A recent post had me on the brink of being buried in my piles of unread newspapers. I not only managed to dig my way out, but I also took the paper beast by the neck and looked all the way down its throat to see what was inside. And my goodness, what a full monster it was!
What did I find? All sorts of things! The New York Times is an amazing newspaper, particularly The New York Times Magazine, which comes with the Sunday paper. You never know what you might find on any given day, though. Here is just of sampling of the sorts of things that I’ve found so far.
- There was a wonderful piece by Sam Anderson about the power of the comma. My favorite part: “Never underestimate a comma. . . . A sentence with a missing comma is a horse trailer coming unhitched on a highway at 70 miles per hour. A sentence with an extra comma is a boulder in your swimming pool.”
- An interview with Fran Lebowitz, in which she said, “In my lifetime, I’ve read one zillion mysteries. That is not because I care about who did it. I don’t care. And I almost never figure it out. . . . I have reread mysteries numerous times and I don’t even remember who did it. I’ve read all the Agatha Christies. I’ve read all the Nero Wolfe books by Rex Stout. He wrote many of them, but not enough for Fran. I’m always hoping to find one I’ve never read. . . . One thing I like about mysteries is that they end. Which is true of so little else.” This is how I feel about mysteries, too!
- A disturbing poem called “March” by Laura Kasischke. It begins like this: “It’s the murderer who got away with it, sitting / on a park bench thinking about snow / and how it’s over. Little flower-faces peeking out of dirt to shriek Hello!” I had never heard of this poet, but she has at least two collections of poetry and several novels to her name. I am interested to read more of her work.
- A great quote on the difference between the class system in England and the class system in the U.S.: “At least posh people in England have the decency to feel guilty.” (Richard V. Reeves, author of “Dream Hoarders”). Like a lot of people in this country, I have been getting more and more concerned about how wealth is distributed in this country.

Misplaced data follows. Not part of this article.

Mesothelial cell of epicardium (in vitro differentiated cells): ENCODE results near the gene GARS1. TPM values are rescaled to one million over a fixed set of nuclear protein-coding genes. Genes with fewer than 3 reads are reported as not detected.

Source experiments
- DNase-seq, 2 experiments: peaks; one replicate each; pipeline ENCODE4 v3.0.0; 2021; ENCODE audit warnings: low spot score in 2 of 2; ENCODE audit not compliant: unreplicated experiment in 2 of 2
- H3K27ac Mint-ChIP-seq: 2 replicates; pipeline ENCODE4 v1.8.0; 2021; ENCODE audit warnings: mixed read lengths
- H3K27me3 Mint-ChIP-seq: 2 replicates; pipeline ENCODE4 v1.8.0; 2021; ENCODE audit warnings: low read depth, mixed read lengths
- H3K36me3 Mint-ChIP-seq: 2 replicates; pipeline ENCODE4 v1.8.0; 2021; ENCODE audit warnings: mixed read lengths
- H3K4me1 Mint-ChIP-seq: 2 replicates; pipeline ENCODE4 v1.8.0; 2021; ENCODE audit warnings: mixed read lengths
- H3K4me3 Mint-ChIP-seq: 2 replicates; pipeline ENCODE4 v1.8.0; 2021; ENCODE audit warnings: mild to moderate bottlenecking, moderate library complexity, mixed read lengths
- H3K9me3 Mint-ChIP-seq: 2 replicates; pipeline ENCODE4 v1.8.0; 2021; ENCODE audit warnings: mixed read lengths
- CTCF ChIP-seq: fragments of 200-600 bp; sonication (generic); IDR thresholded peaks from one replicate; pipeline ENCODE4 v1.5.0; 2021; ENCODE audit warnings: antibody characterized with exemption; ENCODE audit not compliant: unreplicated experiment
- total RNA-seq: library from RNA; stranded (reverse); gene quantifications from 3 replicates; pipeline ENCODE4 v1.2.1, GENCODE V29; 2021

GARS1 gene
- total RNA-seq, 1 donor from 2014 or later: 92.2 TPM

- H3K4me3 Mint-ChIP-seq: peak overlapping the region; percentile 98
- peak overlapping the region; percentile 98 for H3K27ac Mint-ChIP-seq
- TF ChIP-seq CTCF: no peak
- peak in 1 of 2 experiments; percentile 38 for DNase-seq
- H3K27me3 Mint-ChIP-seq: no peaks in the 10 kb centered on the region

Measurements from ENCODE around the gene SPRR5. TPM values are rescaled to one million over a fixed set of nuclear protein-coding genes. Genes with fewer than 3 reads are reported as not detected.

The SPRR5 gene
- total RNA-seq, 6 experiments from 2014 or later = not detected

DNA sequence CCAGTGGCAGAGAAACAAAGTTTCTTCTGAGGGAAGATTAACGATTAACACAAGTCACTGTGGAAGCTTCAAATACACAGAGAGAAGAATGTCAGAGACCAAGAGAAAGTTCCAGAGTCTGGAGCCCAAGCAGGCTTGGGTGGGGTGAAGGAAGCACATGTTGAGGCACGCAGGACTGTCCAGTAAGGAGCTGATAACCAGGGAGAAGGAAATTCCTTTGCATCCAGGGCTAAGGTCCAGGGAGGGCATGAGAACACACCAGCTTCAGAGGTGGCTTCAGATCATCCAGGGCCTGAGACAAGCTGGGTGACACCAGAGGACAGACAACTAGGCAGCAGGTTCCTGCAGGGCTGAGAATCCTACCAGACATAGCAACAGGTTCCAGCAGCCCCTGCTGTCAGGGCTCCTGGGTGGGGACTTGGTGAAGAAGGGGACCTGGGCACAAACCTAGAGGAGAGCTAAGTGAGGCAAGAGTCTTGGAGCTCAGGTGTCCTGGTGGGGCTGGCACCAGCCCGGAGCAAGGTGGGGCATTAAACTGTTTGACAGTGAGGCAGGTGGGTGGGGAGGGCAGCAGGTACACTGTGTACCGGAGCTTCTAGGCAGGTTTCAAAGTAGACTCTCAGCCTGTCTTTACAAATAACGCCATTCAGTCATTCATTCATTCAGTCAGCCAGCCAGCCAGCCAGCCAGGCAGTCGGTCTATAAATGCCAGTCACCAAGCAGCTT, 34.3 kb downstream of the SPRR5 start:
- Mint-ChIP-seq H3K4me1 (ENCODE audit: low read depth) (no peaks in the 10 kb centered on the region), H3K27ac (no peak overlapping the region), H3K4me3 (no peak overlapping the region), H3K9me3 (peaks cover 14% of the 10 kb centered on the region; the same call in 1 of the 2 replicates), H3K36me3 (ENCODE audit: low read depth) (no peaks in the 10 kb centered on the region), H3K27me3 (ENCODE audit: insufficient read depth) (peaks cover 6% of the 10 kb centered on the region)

- This great proverb by Saadi, a 13th-century Persian poet: “Empty words disgrace the one who speaks them, like serving a walnut shell without the nut.” Imagine how you’d feel if someone said they were going to feed you but then gave you just an empty nutshell. That’s outrage, in a nutshell!
- Speaking of nuts, there was a great article by Michael D. Shear that mentioned how Obama ate only one snack at night and that it was was always exactly seven almonds. Obama said later in an interview that he doesn’t actually count the number of almonds, and that this was just a joke between his wife and his chef about how he needed to loosen up. I enjoyed both the original article and the follow-up. These days, I enjoy anything that gives a glimpse into Obama’s personal life. I’m nostalgic for the president who ate nuts in moderation, now that we’re saddled with a president who is nuts and doesn’t understand the meaning of “moderation.”
- A tip by Malia Wollan on how to break down a door, which said (among other things) this: “Do not hit a locked door with any body part other than your foot. You will be tempted to use your shoulder. Don’t.” Good to know! The Tip is a regular feature of the Sunday magazine, and the subjects are varied (“How to Build an Igloo,” “How to Avoid Icebergs,” “How to Tell a Ghost Story,” etc.). Most of the tips are useless to your average person on your average day, but that’s part of their charm.
I took all these wonderful gems (and many more), cut them out, and pasted them in a scrapbook that I call “My Inspiration Book.” If I were ever to run out of things to write about, I know my scrapbook would give me inspiration. Without this scrapbook to hold the best parts of what I’ve read in the newspaper (and magazines, and the Internet), I don’t know how I could have avoided being buried in it all!